Trying to Get in Shape in 2020? Here's the History Behind the Common New Year's Resolution

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tags: New Years, resolutions, fitness history

It’s that time of year again, when many Americans head to the gym in an attempt to keep a New Year’s resolution to exercise more. About 11% of gym memberships are purchased in January, more than any other month in the year, according to a recent survey by The International Health, Racquet and Sportsclub Association, and a recent YouGov poll found that, of the nearly 30% of respondents who said they are making New Year’s resolutions, 50% said their top resolution was to exercise.

While New Year’s resolutions in general are thought to date back to the ancient Babylonians, the New Year’s resolution to get in shape is part of a much more recent trend.

Most Americans didn’t see exercise as necessary until the mid-20th century, says Natalia Mehlman Petrzela, a historian and professor at The New School who is writing a book about the history of American fitness culture. Previously, food scarcity meant overeating wasn’t a problem for many people, and it didn’t make sense to try to burn off the few calories they could consume; besides, it was generally only the most well-off Americans who could afford extra exercise equipment. But industrialization changed the nature of work and food production. Fewer farmers in the field doing physical labor and more office desk jobs, later joined by the growth of automobile culture and suburban sprawl and the popularity of television, all led to more couch potatoes.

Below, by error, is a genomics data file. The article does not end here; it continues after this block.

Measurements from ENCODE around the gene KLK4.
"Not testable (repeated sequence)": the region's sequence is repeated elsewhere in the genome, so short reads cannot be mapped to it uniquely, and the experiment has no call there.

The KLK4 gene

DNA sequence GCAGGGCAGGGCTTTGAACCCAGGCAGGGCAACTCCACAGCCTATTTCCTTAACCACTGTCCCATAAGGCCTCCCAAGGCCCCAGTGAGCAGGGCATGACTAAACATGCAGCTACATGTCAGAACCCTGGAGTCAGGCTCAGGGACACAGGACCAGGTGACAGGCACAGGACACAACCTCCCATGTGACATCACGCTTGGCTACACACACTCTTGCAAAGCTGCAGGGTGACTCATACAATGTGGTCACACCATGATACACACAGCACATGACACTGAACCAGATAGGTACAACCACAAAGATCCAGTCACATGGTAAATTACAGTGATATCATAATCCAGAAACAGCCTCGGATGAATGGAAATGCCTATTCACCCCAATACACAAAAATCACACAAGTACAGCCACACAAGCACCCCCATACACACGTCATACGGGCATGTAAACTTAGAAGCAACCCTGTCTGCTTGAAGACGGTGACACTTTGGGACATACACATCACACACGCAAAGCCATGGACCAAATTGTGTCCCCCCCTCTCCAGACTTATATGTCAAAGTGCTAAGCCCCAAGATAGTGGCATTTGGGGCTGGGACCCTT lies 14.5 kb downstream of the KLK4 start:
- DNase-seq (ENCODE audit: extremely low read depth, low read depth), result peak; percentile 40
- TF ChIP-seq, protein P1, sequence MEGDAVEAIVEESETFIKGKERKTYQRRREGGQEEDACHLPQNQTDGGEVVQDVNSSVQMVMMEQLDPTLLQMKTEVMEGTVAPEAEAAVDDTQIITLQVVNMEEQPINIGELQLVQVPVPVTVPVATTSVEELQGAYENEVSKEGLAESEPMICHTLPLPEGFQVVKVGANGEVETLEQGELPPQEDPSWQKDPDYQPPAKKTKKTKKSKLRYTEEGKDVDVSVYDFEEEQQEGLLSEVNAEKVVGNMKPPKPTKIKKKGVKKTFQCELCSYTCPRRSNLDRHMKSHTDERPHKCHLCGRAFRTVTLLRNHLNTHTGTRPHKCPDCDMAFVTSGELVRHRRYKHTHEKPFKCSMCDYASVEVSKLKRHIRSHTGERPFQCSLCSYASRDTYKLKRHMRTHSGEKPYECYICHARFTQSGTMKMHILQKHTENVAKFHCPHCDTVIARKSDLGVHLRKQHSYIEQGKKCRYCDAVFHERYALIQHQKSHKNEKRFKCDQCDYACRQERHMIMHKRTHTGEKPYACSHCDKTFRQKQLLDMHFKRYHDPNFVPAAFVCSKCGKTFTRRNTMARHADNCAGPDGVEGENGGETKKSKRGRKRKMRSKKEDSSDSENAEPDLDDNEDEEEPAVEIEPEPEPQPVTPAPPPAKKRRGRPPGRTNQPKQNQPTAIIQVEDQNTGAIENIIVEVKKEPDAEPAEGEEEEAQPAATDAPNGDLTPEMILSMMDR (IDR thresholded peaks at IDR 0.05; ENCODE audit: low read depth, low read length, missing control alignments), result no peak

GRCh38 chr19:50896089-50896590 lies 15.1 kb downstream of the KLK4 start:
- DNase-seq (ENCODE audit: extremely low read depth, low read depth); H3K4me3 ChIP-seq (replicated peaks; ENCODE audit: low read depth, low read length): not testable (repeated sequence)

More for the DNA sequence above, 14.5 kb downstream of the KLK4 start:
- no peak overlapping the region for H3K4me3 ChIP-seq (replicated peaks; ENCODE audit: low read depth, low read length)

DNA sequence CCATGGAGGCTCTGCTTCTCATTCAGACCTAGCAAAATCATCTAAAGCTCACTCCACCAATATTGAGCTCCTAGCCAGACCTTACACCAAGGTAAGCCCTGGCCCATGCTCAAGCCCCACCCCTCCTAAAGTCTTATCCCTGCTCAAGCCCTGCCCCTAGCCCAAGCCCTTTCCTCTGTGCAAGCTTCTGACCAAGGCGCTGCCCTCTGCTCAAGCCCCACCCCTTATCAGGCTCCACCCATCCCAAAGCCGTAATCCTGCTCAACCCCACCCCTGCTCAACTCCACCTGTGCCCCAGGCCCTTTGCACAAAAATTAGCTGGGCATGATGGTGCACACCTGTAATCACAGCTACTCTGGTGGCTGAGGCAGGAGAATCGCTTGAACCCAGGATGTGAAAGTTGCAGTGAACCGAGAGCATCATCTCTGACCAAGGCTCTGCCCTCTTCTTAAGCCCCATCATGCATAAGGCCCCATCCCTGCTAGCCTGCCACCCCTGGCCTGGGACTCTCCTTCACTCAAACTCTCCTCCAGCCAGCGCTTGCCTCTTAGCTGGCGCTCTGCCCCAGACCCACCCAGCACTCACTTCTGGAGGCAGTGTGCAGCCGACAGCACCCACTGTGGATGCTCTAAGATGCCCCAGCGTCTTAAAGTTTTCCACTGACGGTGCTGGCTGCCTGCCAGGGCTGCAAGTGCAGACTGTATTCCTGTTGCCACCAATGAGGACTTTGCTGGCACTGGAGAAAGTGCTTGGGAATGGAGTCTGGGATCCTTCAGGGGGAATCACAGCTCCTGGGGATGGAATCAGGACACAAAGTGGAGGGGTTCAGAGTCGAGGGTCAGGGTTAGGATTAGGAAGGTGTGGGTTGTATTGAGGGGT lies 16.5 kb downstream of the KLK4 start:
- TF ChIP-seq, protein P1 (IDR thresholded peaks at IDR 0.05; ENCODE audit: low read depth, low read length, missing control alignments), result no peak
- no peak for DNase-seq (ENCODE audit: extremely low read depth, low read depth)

“You don’t see exercise culture taking off in the U.S. until after World War II, when there’s more widespread affluence,” says Petrzela.

And the change didn’t go unnoticed. After a 1955 report showed that 57.9% of American kids failed one or more of six physical fitness tests — versus about eight percent of European kids — President Dwight D. Eisenhower issued an Executive Order creating the President’s Council on Youth Fitness on July 16, 1956.

Read entire article at Time

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